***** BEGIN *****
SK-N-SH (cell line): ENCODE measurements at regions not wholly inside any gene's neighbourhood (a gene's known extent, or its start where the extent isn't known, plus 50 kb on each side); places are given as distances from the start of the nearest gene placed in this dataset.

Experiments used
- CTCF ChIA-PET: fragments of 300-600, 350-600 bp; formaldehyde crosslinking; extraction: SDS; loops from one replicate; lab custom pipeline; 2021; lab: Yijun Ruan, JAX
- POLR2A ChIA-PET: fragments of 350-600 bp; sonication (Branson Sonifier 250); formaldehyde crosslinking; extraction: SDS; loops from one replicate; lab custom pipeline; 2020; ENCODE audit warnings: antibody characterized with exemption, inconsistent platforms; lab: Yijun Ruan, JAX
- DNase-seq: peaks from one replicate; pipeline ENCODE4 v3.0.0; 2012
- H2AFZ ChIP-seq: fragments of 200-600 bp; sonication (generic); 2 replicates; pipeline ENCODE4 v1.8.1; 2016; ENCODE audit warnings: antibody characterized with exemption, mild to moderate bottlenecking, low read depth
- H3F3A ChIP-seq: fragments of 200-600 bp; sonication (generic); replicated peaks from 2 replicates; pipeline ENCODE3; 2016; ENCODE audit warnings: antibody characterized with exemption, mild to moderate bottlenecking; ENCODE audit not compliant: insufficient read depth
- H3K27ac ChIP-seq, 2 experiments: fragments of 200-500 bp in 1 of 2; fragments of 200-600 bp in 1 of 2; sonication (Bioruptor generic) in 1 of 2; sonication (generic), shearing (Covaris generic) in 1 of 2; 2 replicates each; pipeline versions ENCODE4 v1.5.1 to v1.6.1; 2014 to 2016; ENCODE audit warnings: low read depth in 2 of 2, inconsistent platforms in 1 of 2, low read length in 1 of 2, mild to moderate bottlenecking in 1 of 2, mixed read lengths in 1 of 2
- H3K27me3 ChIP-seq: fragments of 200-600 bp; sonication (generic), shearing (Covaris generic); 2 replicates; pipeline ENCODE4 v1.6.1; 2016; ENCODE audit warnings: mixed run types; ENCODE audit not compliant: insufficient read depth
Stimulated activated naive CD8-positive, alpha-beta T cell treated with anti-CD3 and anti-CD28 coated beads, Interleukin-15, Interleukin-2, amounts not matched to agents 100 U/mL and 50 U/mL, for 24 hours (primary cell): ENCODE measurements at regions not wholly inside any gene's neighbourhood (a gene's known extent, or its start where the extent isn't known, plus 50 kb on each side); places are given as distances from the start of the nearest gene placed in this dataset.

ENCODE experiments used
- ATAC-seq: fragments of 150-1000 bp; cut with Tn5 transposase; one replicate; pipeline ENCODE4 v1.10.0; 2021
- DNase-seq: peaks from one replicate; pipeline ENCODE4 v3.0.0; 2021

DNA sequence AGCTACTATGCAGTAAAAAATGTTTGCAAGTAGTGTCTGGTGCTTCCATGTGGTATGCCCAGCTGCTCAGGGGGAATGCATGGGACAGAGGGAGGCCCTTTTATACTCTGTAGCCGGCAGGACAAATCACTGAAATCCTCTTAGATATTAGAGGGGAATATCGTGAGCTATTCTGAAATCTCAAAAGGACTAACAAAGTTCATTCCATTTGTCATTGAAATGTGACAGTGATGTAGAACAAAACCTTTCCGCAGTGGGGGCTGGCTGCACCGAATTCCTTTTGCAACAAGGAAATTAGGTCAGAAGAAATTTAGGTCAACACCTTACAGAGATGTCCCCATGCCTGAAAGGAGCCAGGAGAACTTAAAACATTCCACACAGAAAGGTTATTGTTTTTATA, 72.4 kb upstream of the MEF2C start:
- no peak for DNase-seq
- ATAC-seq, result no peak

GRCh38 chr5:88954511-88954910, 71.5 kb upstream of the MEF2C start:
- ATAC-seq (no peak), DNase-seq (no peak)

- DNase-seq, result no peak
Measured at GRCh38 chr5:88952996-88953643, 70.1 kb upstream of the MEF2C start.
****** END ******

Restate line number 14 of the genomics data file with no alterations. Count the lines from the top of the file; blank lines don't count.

DNA sequence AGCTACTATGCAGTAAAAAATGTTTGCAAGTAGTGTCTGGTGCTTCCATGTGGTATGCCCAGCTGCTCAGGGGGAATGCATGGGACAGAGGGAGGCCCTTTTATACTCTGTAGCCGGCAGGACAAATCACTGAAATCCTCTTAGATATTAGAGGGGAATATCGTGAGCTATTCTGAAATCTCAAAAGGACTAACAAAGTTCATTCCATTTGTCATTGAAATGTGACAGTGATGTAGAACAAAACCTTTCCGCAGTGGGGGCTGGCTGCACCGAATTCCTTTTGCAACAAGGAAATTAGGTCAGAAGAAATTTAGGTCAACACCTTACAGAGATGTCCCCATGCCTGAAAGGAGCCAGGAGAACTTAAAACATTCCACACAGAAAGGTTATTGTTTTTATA, 72.4 kb upstream of the MEF2C start: